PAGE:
While the video title is often optimized to push the video to the top of YouTube’s search results, the thumbnail text is all about attracting clicks. That means you can have a bit more fun with it. Often, the text will simply give viewers a shortened version of the video title, but it’s not the only option.

Clever thumbnail text can create a curiosity gap that prompts viewers to read a title they may have otherwise skipped. For instance, a recent video from National Park Diaries shows an image of a canyon with “How??” written above it in large text. This creates a small mystery that viewers can solve by reading the video title — “How Did the Bryce Canyon Hoodoos Form?” — and then watching the actual video.

There is one other option when choosing text for your thumbnail: none at all. Consider whether your image speaks well enough on its own before adding this final element.

Where can you make thumbnails?

There are several free and paid tools that you can use to create custom thumbnails. Adobe Photoshop is one popular option, especially if you already use Adobe Creative Cloud for other aspects of production. Adobe also offers a free YouTube thumbnail designer through Adobe Express. Canva and Fotor also provide free design tools and templates for YouTube thumbnails and more.

How do you know your thumbnails are working?

We’ve gone over the general rules for designing effective YouTube thumbnails, but how do you figure out what works best for your specific channel and audience? That’s where A/B testing and click-through rates come in.

A/B testing, also known as split testing, compares the performance of two different designs or strategies. In this case, you can use A/B testing to figure out which thumbnail design brings in the most clicks.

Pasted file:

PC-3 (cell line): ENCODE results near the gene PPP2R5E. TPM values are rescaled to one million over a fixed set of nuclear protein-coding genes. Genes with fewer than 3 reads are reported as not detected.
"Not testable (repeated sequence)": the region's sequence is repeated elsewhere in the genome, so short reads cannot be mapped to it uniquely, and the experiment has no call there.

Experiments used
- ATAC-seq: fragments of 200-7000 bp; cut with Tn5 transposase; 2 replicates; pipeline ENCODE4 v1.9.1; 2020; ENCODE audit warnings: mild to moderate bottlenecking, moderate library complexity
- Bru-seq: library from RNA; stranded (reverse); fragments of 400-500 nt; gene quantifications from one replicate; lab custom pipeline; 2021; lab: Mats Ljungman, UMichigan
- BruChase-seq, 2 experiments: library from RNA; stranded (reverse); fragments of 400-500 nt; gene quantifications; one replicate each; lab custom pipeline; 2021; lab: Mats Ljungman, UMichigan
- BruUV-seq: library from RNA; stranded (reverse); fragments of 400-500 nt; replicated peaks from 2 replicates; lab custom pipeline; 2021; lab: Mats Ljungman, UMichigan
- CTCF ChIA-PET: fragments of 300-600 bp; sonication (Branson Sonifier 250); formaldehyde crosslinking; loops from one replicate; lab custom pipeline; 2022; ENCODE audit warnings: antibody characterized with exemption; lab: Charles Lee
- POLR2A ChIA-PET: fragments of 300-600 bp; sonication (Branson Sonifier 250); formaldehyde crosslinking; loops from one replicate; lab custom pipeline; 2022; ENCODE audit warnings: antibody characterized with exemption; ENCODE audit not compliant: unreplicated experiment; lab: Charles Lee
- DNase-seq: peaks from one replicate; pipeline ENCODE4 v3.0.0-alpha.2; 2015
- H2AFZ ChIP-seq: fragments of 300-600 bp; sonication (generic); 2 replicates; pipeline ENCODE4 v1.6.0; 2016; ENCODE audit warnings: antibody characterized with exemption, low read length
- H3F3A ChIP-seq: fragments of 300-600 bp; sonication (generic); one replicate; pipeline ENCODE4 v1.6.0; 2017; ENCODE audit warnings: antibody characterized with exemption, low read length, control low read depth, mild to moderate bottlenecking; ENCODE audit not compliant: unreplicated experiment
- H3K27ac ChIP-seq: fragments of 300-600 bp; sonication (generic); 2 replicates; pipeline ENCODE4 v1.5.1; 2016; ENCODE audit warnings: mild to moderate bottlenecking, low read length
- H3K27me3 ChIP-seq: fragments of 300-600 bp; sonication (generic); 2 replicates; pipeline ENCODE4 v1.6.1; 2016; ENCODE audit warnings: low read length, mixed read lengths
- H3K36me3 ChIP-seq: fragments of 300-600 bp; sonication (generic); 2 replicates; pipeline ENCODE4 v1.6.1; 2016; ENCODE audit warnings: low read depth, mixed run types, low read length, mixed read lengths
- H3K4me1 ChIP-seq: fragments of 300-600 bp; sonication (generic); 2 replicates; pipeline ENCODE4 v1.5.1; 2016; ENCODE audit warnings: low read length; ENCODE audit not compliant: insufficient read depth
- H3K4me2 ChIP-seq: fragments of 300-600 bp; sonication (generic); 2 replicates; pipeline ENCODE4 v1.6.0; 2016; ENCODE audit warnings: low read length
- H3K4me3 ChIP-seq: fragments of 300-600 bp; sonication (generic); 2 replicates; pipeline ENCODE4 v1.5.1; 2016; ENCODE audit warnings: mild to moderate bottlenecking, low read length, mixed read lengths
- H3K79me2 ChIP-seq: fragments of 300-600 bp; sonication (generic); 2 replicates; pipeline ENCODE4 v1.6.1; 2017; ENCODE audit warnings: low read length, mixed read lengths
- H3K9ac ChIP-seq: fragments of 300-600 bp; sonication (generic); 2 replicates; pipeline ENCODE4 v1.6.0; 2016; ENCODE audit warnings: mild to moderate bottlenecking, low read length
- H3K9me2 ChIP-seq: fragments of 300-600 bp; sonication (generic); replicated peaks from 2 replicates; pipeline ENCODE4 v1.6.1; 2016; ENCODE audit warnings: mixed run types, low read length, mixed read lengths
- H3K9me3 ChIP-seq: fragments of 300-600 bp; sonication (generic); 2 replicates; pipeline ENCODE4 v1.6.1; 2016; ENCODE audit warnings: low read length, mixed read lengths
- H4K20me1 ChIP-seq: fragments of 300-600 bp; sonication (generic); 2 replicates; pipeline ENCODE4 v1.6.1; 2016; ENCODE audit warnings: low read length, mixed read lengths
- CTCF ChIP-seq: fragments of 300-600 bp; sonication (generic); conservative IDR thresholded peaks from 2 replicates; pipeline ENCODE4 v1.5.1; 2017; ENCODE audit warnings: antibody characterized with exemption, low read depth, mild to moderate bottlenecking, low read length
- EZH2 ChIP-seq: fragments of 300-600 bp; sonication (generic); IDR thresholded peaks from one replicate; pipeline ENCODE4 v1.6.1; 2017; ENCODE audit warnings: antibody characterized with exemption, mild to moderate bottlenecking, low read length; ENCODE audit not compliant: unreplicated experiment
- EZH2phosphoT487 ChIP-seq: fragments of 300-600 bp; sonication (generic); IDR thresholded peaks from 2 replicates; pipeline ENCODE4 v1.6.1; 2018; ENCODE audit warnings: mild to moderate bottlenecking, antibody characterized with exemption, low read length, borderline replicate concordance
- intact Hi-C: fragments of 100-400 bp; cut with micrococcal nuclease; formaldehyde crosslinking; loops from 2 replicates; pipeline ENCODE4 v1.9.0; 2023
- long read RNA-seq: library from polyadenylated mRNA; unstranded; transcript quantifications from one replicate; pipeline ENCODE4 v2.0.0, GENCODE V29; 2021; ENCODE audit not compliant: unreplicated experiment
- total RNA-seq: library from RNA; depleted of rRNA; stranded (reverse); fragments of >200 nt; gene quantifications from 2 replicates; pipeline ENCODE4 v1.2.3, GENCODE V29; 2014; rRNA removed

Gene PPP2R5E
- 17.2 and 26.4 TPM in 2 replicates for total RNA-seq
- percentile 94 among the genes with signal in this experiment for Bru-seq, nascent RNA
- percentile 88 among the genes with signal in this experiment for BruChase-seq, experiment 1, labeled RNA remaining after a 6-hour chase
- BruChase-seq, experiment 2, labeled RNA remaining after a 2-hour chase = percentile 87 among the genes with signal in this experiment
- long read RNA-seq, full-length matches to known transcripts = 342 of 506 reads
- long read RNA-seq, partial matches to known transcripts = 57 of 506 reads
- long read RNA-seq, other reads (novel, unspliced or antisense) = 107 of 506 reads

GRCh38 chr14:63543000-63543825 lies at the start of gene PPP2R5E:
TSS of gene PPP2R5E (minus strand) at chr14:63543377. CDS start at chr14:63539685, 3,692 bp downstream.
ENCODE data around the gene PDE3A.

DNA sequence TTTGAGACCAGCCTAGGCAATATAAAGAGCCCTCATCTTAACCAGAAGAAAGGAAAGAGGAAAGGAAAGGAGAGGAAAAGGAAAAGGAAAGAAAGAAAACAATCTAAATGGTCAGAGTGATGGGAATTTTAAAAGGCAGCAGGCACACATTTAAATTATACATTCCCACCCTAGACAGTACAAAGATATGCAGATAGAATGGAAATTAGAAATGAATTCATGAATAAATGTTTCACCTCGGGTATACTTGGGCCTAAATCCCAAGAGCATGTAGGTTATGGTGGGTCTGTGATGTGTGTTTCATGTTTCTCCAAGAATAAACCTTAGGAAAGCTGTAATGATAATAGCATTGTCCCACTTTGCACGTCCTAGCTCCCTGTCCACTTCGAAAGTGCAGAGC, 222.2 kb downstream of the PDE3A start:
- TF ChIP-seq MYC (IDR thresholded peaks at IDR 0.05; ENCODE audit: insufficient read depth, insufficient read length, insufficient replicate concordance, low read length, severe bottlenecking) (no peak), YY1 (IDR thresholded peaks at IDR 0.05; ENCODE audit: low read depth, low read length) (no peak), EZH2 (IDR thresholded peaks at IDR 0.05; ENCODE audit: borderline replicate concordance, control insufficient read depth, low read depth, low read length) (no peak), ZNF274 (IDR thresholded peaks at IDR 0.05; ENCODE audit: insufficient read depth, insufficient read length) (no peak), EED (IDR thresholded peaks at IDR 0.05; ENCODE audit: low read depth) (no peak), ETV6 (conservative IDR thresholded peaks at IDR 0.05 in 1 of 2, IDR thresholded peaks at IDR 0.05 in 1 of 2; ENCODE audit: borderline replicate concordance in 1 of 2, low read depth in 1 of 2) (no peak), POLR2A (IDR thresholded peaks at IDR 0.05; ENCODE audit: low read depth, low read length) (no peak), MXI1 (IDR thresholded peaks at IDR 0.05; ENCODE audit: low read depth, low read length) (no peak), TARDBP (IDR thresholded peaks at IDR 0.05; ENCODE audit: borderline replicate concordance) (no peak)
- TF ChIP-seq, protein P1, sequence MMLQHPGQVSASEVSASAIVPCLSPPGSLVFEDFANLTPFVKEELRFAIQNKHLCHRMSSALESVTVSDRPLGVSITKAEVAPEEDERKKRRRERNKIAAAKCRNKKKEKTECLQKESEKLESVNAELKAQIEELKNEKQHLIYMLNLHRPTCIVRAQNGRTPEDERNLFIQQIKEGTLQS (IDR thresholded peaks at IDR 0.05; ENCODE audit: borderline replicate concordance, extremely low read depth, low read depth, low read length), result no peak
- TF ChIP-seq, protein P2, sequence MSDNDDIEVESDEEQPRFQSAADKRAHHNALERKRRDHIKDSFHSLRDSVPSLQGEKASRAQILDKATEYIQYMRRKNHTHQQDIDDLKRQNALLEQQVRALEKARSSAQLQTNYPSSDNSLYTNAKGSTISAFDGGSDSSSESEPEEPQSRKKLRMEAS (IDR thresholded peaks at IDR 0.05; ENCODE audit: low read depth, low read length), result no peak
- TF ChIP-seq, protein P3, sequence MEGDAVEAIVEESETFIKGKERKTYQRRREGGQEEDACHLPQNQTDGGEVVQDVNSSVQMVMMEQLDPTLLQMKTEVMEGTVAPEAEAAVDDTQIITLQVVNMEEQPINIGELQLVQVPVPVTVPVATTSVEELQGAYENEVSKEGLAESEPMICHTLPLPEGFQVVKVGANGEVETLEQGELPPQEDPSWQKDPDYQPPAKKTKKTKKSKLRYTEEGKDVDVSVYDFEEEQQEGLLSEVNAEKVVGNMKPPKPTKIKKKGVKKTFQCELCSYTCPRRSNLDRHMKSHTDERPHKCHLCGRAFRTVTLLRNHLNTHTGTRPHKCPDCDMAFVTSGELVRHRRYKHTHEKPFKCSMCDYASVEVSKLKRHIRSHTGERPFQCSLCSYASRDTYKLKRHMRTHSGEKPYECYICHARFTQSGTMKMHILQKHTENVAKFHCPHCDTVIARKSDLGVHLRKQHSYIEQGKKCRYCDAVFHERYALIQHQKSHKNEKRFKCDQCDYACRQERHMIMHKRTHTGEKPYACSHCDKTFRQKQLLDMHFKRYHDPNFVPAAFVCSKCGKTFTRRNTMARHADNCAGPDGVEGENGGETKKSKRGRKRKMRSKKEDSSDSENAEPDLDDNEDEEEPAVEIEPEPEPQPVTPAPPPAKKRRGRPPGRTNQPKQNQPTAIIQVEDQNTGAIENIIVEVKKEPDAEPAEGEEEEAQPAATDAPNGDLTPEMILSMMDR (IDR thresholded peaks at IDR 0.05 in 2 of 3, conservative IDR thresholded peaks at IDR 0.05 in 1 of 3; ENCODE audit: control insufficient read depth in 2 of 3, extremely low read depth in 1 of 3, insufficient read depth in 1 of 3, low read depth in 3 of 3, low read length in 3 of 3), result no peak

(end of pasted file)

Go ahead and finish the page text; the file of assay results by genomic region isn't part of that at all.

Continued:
To make things easier, tools like TubeBuddy and others automate the testing process. For instance, you can set up TubeBuddy to swap between two thumbnails every 24 hours for a specified number of days. At the end, you’ll see which thumbnail attracted more viewers. However, you can also execute an A/B test manually with a little time and patience.

First, decide on a testing interval — at least a week, but the longer, the better. Choose one thumbnail to use for the first interval. At the end, note the video’s CTR, found in YouTube’s Analytics dashboard. Then, swap in the new thumbnail. At the end of the second testing interval, simply compare the CTRs to determine which thumbnail was more effective at attracting viewers.

It’s best to have a plan when conducting any A/B test. Changing only one element at a time can help you hone in on what’s actually driving clicks. Also, keep in mind that tastes change, so it’s a good idea to revisit your thumbnail strategy periodically.

Final thoughts

A good thumbnail will convey not only the topic but also the tone of your video. It’s a major factor in determining whether or not your video gets the clicks it needs to find an audience. Use this advice to design an effective thumbnail that helps your next video attract the viewership it deserves.

Image courtesy: MrBeast, Beast Philanthropy, CoryxKenshin, Bailey Sarian, Tucker Budzyn, Ludwig, Markiplier, Mark Rober, PewDiePie, mrnigelng, SmallAnt, QTCinderella, Nick DiGiovanni, SSSniperWolf, Kyle Exum, Elise Ecklund and SomecallmeJohnny